Sit pretty is her favorite trick now. 

She'll offer it to me for everything!



- Dachshund Mommy


10 comments:

  1. Great post! My mommy is currently teaching me sit pretty, but I keep telling her 87 times that it's really sit handsome! I'm not a girl! My mommy also keeps my snails not too long, but not too short!

    Your Dachshund friend,
    Christmas

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  2. Trimming nails is important. Mom didn't know about that with her first dog and had it explained by her vet way back when. Bailie's nail grow like weeds, but she lets Mom trim them any time. I'm more picky, but mine grow slowly and my groomer usually grinds them to a nice length. Important topic!

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  3. You got the cutest feets. You better paint those nails
    Snorts,
    Lily & Edward

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  4. Good reminder for everyone. Some dogs naturally wear their nails down, but some don't. I've never had to trim Jack's, but Maggie's grow pretty quick.

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  5. All very true. While I hate the fad of super short nails (because yes, dogs DO use their nails for things), I also hate super long nails. It is a delicate balance. I dremel Koira, which she hates but tolerates for treats for the most part. I used human nail clippers on Ptera when I first brought her home last week because her nails were insane, and she was totally fine with it, but I am working on getting her comfortable with the dremel, because I hate the sharp edges using clippers creates. Dremeling gets nice smooth nails that don't scratch and dig in.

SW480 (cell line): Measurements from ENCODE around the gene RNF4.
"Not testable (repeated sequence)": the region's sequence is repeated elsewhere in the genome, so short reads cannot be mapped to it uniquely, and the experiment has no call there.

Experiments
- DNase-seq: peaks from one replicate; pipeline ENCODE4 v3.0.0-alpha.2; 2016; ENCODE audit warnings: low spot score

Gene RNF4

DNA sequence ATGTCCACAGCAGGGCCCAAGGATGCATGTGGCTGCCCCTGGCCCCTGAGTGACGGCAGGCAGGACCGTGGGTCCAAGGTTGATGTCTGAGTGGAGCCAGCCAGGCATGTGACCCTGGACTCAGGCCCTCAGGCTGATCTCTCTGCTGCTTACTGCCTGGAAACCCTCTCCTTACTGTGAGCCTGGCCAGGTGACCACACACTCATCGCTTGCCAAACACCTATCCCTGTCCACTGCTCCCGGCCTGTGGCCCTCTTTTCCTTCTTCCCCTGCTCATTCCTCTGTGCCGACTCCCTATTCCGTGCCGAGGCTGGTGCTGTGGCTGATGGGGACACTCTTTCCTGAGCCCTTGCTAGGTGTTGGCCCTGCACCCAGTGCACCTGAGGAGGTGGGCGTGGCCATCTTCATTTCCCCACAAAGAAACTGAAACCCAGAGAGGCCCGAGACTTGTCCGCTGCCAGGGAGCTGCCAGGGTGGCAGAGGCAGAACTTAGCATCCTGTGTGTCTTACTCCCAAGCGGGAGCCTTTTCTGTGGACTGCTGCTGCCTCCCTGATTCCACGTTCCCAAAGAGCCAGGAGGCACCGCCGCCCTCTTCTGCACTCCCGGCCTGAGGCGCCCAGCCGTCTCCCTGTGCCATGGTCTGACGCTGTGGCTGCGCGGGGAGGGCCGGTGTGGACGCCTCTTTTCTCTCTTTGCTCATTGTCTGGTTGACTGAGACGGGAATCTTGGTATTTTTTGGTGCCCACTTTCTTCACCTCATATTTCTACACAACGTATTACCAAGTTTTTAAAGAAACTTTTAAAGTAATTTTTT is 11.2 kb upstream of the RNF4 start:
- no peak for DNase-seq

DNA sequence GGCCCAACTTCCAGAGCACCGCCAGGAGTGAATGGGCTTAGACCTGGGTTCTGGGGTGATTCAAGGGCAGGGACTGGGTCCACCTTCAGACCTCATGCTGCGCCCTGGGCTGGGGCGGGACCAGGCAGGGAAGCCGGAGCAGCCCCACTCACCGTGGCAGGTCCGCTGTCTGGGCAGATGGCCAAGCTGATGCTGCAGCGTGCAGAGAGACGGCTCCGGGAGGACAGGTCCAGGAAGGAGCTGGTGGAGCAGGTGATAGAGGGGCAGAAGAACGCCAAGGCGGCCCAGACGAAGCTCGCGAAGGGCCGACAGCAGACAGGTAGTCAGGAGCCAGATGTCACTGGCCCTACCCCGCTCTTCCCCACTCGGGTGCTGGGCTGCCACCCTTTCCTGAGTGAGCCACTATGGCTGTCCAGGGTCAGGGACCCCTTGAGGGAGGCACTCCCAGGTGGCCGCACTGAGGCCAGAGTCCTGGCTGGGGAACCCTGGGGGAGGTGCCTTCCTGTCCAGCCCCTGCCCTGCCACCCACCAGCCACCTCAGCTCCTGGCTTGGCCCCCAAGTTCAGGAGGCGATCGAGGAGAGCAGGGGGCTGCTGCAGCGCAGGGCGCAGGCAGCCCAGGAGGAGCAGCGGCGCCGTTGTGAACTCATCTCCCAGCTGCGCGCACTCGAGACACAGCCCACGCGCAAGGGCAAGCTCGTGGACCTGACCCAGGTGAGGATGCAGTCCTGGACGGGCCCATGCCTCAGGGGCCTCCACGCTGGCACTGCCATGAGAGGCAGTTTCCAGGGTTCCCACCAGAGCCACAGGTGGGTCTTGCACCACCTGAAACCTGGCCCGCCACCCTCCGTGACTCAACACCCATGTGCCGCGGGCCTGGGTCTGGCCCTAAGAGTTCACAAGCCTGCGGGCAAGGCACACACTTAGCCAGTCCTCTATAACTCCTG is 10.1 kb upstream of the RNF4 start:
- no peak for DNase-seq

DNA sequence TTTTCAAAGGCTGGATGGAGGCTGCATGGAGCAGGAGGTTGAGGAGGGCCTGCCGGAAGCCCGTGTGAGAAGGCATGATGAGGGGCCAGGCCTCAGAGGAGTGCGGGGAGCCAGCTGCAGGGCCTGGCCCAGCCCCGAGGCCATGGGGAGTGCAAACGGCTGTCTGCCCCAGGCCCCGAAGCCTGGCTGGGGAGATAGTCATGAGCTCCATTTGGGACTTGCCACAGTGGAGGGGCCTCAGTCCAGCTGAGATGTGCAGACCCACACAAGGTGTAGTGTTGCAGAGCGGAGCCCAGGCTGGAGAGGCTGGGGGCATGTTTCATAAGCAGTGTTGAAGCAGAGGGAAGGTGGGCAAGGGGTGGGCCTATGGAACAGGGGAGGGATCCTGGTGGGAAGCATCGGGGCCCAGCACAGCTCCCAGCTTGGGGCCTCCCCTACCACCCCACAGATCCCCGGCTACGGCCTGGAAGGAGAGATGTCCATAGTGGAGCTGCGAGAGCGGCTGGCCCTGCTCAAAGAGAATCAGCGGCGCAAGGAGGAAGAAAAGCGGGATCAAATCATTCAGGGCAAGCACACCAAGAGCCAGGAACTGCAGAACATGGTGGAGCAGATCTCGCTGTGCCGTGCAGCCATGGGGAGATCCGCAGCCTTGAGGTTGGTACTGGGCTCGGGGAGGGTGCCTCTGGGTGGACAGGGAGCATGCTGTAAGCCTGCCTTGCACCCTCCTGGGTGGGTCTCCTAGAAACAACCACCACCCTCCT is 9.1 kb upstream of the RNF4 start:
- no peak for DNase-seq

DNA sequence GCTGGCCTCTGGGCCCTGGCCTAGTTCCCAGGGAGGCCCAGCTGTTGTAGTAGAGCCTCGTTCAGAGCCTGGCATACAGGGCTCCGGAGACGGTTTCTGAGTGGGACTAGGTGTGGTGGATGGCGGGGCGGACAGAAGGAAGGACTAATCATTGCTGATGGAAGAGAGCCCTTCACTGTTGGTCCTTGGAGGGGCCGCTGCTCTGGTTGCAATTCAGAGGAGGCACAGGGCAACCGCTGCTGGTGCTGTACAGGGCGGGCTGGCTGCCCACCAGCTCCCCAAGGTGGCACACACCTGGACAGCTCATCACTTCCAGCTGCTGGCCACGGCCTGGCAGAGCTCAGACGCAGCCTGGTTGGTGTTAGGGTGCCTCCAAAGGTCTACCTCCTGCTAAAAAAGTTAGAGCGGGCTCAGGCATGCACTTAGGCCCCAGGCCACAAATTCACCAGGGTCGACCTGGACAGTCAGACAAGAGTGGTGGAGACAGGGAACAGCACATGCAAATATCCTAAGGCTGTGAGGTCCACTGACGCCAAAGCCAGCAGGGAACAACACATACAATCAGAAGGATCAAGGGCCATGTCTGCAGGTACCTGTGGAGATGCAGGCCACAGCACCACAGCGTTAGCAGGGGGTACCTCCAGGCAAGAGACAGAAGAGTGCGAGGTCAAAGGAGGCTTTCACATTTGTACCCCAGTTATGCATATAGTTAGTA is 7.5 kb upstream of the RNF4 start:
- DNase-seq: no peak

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  6. What a big difference between those photos of her nails. I have had problems cutting Dip's nails since the day I got her at 20 months. Now I just take her to the vet to have them done as she gets too stressed and starts hyperventilating if I try.
    Lynne x

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  7. You've done an amazing job with her and her nails! They look amazing! I wish more people were proactive about nail care!

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  8. Looks good. Such a sweet model for you!!

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  9. Yeah, Ma and the vettie agree that it's best to bring me to the vetties office for a pedicure! Ma tried for over a year to 'condition' me to do the nail trims, even the dremmel (FREAKED me out BTW!) I just have a thing abouts my nails being touched.
    Anyhu, congrats on the short nails...Ma says she's jealous...☺
    Kisses,
    Ruby ♥

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  10. It's amazing how important it is to keep nails properly trimmed! I've been guilty of letting Phoebe's nail get too long. I need to be more diligent about that.
    Love & biscuits,
    Dogs Luv Us and We Luv Them

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Thank you for commenting!